Vikings were the seafaring Norse people from southern Scandinavia who from the late 8th to late 11th centuries raided, pirated, traded and settled throughout parts of Europe. They explored both westward to England, Iceland, Greenland, and Vinland as well as eastward and southward through Russia to Constantinople, Iran, and Arabia. In the countries they raided and settled, the period is known as the Viking Age, and the term 'Viking' also commonly includes the inhabitants of the Norse homelands. The Vikings had a profound impact on the early medieval history of Scandinavia, the British Isles, France, Estonia, and Kievan Rus'.
Wulfstan of Hedeby was a late ninth century traveller and trader. His travel accounts, as well as those of another trader, Ohthere of Hålogaland, were included in Alfred the Great's translation of Orosius' Histories. It is unclear if Wulfstan was English or indeed if he was from Hedeby, in today's northern Germany near the city of Schleswig.
Schleswig is a town in the northeastern part of Schleswig-Holstein, Germany. It is the capital of the Kreis (district) Schleswig-Flensburg. It has a population of about 27,000, the main industries being leather and food processing. It takes its name from the Schlei, an inlet of the Baltic sea at the end of which it sits, and vik or vig which means "bay" in Old Norse and Danish. Schleswig or Slesvig therefore means "bay of the Schlei".
Schleswig-Flensburg is a district in Schleswig-Holstein, Germany. It is bounded by the districts of Rendsburg-Eckernförde, Dithmarschen and Nordfriesland, the Region Syddanmark in Denmark, the city of Flensburg and the Baltic Sea.
The Schlei is a narrow inlet of the Baltic Sea in Schleswig-Holstein in northern Germany. It stretches for approximately 20 miles from the Baltic near Kappeln and Arnis to the city of Schleswig. Along the Schlei are many small bays and swamps. It separates the Angeln peninsula to the north from the Schwansen peninsula to the south.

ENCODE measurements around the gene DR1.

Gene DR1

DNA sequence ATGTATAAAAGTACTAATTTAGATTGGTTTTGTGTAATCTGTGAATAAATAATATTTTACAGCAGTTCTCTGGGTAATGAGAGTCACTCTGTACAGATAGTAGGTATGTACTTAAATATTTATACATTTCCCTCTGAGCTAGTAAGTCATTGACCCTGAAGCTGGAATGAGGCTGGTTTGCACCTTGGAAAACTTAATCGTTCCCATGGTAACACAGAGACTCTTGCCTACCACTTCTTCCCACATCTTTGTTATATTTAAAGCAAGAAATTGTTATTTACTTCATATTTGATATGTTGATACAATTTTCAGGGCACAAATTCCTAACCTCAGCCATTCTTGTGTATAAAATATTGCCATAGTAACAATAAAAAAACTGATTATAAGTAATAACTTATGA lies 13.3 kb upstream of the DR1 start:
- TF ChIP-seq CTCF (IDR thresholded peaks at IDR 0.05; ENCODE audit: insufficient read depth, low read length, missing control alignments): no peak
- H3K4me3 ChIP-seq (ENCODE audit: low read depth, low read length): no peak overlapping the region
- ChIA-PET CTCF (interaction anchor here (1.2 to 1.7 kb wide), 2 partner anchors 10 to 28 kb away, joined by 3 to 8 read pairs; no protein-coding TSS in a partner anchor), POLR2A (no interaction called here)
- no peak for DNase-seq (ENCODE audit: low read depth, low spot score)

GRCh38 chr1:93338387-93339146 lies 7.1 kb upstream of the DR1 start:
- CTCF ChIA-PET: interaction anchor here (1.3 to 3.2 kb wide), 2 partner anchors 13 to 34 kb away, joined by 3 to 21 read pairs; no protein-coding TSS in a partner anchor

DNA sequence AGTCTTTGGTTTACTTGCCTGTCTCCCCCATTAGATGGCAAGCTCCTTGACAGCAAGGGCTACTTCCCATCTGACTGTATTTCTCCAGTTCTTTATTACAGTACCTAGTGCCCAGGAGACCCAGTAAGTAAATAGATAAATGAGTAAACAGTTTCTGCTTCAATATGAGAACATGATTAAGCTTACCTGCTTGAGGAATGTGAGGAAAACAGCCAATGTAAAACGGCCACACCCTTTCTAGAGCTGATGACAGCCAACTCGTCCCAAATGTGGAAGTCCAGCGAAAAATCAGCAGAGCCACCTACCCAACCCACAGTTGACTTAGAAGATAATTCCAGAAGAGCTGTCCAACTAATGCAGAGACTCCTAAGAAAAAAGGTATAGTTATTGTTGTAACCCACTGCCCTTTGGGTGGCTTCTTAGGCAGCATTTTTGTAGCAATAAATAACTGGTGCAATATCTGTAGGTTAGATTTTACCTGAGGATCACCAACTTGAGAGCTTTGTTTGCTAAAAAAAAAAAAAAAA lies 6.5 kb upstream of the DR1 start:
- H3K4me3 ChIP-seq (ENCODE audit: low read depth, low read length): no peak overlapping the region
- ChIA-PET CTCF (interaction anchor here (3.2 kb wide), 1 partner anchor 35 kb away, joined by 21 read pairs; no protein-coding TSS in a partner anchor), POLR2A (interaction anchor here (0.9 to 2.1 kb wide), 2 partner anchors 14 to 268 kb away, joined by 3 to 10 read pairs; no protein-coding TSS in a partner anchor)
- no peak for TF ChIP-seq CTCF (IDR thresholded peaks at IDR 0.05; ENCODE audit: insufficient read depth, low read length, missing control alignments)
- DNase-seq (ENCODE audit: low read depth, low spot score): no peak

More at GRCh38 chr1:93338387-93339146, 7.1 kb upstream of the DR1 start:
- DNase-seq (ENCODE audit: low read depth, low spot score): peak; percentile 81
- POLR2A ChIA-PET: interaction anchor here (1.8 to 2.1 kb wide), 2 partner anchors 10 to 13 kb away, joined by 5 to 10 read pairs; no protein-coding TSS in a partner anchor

Dorestad was an early medieval emporium, located in the southeast of the province of Utrecht in the Netherlands, close to the modern-day town of Wijk bij Duurstede. It flourished during the 8th to early 9th centuries, as an important port on the northeastern shipping routes due to its proximity to the fork in the Rhine, with access to Germany via the Nederrijn, to the southern Netherlands, northern France, and England, and to the northern Netherlands, northern Germany, and Scandinavia.
Anglia is a small peninsula within the larger Jutland (Cimbric) Peninsula in the region of Southern Schleswig, which constitutes the northern part of the northernmost German federal state of Schleswig-Holstein, protruding into the Bay of Kiel of the Baltic Sea.
The Danes were a North Germanic tribe inhabiting southern Scandinavia, including the area now comprising Denmark proper, and the Scanian provinces of modern-day southern Sweden, during the Nordic Iron Age and the Viking Age. They founded what became the Kingdom of Denmark. The name of their realm is believed to mean "Danish March", viz. "the march of the Danes", in Old Norse, referring to their southern border zone between the Eider and Schlei rivers, known as the Danevirke.